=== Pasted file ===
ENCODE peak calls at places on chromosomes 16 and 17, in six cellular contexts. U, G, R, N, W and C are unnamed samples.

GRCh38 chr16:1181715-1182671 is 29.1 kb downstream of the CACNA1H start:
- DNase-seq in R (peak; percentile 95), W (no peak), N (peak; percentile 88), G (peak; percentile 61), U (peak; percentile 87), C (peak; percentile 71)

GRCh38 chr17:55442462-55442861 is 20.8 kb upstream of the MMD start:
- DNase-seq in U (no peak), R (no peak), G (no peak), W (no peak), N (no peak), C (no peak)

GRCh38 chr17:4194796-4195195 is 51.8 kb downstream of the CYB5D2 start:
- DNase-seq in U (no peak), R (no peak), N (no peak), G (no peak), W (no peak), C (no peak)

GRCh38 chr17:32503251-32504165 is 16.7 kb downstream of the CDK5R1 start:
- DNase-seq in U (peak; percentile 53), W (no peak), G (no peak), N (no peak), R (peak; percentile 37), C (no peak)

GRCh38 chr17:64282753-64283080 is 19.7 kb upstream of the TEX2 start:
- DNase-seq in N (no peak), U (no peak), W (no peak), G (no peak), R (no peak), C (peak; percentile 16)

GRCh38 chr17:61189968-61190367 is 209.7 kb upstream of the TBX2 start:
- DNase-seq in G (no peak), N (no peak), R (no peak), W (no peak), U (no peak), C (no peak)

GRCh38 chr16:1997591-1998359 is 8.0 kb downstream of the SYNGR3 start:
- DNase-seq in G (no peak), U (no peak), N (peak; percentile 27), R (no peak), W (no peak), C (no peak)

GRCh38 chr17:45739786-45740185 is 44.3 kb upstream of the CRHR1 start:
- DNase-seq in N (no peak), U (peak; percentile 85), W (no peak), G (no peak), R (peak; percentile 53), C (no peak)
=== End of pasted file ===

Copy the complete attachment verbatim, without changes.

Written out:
ENCODE peak calls at places on chromosomes 16 and 17, in six cellular contexts. U, G, R, N, W and C are unnamed samples.

GRCh38 chr16:1181715-1182671 is 29.1 kb downstream of the CACNA1H start:
- DNase-seq in R (peak; percentile 95), W (no peak), N (peak; percentile 88), G (peak; percentile 61), U (peak; percentile 87), C (peak; percentile 71)

GRCh38 chr17:55442462-55442861 is 20.8 kb upstream of the MMD start:
- DNase-seq in U (no peak), R (no peak), G (no peak), W (no peak), N (no peak), C (no peak)

GRCh38 chr17:4194796-4195195 is 51.8 kb downstream of the CYB5D2 start:
- DNase-seq in U (no peak), R (no peak), N (no peak), G (no peak), W (no peak), C (no peak)

GRCh38 chr17:32503251-32504165 is 16.7 kb downstream of the CDK5R1 start:
- DNase-seq in U (peak; percentile 53), W (no peak), G (no peak), N (no peak), R (peak; percentile 37), C (no peak)

GRCh38 chr17:64282753-64283080 is 19.7 kb upstream of the TEX2 start:
- DNase-seq in N (no peak), U (no peak), W (no peak), G (no peak), R (no peak), C (peak; percentile 16)

GRCh38 chr17:61189968-61190367 is 209.7 kb upstream of the TBX2 start:
- DNase-seq in G (no peak), N (no peak), R (no peak), W (no peak), U (no peak), C (no peak)

GRCh38 chr16:1997591-1998359 is 8.0 kb downstream of the SYNGR3 start:
- DNase-seq in G (no peak), U (no peak), N (peak; percentile 27), R (no peak), W (no peak), C (no peak)

GRCh38 chr17:45739786-45740185 is 44.3 kb upstream of the CRHR1 start:
- DNase-seq in N (no peak), U (peak; percentile 85), W (no peak), G (no peak), R (peak; percentile 53), C (no peak)